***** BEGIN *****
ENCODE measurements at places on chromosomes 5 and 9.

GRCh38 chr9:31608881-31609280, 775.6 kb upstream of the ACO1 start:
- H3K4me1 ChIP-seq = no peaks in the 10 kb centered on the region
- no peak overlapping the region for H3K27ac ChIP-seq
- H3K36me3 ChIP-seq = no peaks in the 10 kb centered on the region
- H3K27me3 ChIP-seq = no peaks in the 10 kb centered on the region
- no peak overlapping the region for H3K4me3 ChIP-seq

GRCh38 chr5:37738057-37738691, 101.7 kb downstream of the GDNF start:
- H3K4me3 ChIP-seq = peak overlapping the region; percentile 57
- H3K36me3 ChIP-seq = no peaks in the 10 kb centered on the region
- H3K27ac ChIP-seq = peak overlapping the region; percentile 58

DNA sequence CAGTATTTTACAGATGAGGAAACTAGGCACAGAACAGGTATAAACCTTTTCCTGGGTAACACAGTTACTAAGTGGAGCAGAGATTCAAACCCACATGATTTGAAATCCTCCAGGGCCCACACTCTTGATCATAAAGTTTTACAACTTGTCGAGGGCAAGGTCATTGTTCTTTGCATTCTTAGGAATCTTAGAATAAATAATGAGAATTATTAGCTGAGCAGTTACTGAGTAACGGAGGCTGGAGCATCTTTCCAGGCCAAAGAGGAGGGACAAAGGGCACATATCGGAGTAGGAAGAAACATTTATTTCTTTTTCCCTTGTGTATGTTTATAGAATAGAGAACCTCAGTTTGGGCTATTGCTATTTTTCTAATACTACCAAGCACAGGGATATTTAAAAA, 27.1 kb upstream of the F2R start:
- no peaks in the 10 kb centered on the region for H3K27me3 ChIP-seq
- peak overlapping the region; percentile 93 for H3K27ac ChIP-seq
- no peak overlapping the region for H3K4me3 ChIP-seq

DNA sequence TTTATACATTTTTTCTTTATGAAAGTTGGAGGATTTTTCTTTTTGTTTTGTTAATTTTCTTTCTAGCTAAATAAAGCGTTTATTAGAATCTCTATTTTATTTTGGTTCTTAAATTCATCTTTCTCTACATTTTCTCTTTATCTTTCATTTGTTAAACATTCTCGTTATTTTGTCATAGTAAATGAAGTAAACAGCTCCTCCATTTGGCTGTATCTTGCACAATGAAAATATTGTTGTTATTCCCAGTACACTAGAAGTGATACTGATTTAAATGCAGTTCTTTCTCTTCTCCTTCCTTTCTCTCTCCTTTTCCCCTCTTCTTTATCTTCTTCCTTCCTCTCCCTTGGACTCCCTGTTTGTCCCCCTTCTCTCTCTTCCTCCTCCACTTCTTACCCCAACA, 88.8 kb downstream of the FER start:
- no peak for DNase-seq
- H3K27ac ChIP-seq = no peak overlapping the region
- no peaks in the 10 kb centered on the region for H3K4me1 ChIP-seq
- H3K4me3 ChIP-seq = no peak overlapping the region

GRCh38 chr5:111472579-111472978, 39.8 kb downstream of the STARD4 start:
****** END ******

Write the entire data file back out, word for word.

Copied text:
ENCODE measurements at places on chromosomes 5 and 9.

GRCh38 chr9:31608881-31609280, 775.6 kb upstream of the ACO1 start:
- H3K4me1 ChIP-seq = no peaks in the 10 kb centered on the region
- no peak overlapping the region for H3K27ac ChIP-seq
- H3K36me3 ChIP-seq = no peaks in the 10 kb centered on the region
- H3K27me3 ChIP-seq = no peaks in the 10 kb centered on the region
- no peak overlapping the region for H3K4me3 ChIP-seq

GRCh38 chr5:37738057-37738691, 101.7 kb downstream of the GDNF start:
- H3K4me3 ChIP-seq = peak overlapping the region; percentile 57
- H3K36me3 ChIP-seq = no peaks in the 10 kb centered on the region
- H3K27ac ChIP-seq = peak overlapping the region; percentile 58

DNA sequence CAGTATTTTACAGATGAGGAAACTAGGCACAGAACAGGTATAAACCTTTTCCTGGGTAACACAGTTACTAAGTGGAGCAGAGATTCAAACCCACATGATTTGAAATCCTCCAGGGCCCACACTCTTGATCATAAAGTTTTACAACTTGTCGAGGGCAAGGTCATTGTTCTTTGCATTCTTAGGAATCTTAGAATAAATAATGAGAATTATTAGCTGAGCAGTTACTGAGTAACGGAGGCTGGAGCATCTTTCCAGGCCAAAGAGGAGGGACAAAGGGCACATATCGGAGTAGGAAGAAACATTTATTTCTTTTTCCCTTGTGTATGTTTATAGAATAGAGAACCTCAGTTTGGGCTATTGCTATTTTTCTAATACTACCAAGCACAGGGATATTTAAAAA, 27.1 kb upstream of the F2R start:
- no peaks in the 10 kb centered on the region for H3K27me3 ChIP-seq
- peak overlapping the region; percentile 93 for H3K27ac ChIP-seq
- no peak overlapping the region for H3K4me3 ChIP-seq

DNA sequence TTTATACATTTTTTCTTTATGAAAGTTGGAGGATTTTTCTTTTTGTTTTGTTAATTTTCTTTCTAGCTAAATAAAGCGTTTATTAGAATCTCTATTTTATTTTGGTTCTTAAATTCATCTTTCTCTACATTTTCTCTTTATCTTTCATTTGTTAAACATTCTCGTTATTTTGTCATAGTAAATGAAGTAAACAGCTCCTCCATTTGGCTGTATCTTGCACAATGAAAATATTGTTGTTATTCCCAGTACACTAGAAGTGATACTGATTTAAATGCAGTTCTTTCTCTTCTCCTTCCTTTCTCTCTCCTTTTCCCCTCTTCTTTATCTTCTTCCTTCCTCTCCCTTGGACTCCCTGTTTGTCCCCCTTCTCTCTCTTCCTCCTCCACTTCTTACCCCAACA, 88.8 kb downstream of the FER start:
- no peak for DNase-seq
- H3K27ac ChIP-seq = no peak overlapping the region
- no peaks in the 10 kb centered on the region for H3K4me1 ChIP-seq
- H3K4me3 ChIP-seq = no peak overlapping the region

GRCh38 chr5:111472579-111472978, 39.8 kb downstream of the STARD4 start: